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Jean-Luc Bourdon
Molly Sargent
 

CPAs: Improve Your Sales Performance

Three leading strategies show you how.

November 2, 2009
by Molly Sargent

Let’s demystify selling. So many people say that they are “afraid” to sell. Ironically, however, many of those same people are excellent in client interactions that aren’t considered “sales” calls. They engage clients with many of the very behaviors sales people use, for instance, speaking easily with clients about the clients’ problems, offering suggestions on how to address those problems, answering tough questions, making plans to follow up and actually following up. Same behavior, different name.

Perhaps you’d like to be more effective at helping to bring business into the firm but you find yourself feeling reluctant to “sell.” Consider these techniques that can both increase your comfort and your success.

They Talk First, You Talk Second

It’s simple, right? Maybe not. Asking questions of clients before you start offering solutions to their problems sounds easy and obvious. In reality, it’s so tempting to walk into the client’s office, armed with all of your passion, experience and knowledge and start sharing your insights and product or service knowledge before learning enough about what the client’s issues and interests are. Here are the problems with that approach: you may be off-the-mark about what the client’s nuanced issues are and you’ll lose credibility trying to solve a problem that doesn’t resonate with that client; the client may not be prepared to hear your story because most of the clients have their own story to tell first; you can come across as slick and canned, so even if you’re brilliant, your solutions will sound rote, unthoughtful and commoditized.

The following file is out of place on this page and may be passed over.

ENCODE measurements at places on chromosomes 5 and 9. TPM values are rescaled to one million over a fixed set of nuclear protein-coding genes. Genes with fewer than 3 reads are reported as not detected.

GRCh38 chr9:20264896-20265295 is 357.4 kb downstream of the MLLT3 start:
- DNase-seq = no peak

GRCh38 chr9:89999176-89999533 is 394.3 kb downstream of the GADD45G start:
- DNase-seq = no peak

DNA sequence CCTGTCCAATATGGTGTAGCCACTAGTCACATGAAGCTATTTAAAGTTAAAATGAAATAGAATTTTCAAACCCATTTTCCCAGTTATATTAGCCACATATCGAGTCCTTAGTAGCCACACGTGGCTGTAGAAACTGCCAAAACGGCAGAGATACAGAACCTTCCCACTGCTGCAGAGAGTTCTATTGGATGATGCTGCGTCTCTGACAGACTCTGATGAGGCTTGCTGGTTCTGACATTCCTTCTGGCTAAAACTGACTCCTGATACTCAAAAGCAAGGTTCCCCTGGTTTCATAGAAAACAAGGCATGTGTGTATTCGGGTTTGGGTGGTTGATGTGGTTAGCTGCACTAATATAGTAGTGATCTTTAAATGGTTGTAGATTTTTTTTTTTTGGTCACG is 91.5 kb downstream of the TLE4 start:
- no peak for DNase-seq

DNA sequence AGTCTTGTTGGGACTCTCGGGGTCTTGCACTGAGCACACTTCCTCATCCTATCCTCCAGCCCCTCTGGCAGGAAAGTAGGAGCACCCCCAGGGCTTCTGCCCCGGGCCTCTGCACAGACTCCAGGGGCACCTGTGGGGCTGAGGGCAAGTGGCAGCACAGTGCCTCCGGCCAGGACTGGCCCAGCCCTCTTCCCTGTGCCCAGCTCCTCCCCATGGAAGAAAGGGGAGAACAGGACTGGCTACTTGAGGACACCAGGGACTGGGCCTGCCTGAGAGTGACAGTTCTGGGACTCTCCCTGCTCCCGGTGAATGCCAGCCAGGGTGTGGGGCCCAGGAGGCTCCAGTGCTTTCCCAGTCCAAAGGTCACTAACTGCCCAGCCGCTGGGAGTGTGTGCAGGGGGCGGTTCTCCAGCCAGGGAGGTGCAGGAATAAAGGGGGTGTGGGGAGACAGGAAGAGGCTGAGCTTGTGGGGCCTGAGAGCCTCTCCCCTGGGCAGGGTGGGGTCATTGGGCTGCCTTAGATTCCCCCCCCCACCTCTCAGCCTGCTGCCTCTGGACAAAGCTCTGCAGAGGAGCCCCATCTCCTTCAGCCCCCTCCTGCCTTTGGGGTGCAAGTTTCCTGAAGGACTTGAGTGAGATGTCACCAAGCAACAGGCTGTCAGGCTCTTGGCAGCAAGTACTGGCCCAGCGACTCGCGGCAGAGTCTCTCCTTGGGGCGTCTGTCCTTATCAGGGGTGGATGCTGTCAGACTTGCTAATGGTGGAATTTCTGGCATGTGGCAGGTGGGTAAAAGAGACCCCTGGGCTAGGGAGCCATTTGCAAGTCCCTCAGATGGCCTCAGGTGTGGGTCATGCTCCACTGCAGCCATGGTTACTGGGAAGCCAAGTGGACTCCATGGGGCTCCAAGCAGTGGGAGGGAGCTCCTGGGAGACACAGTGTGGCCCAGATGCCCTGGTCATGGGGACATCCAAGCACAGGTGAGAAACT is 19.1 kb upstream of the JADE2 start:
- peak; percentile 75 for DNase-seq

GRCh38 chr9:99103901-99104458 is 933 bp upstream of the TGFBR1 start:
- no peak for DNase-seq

Think about the questions you’d like to ask before going in: Ask questions to which you know the answers to verify your assumptions; also ask questions to which you don’t know the answers — there’s nothing better than a surprise answer from a client to help you to formulate a novel, targeted solution that stands out from the competition.

Solve a Problem, Make a Sale

What moves clients and prospects to action is anything that keeps them up at night; therefore, you’re first responsibility is to find out their problems and offer ways to solve them. There are two challenges with this simplistic approach: one is that your competition is trying to do the same thing, so you need to be clever in order to distinguish yourself; secondly, sometimes despite your best efforts at asking questions, clients don’t even know what their own problems are — in other words, they don’t know what they don’t know.

To overcome these two hurdles in closing business deals, here are a few ideas. Of course, ask questions. But to beat out your competitor, you’ll need to ask very good questions, questions that go beyond the information you’ll need to justify talking about your products and services. Ask questions that sound like those of a business owner: What keeps you up at night?; How is this impacting your business?; What have you tried so far?; or What seems to be getting in the way of your efforts?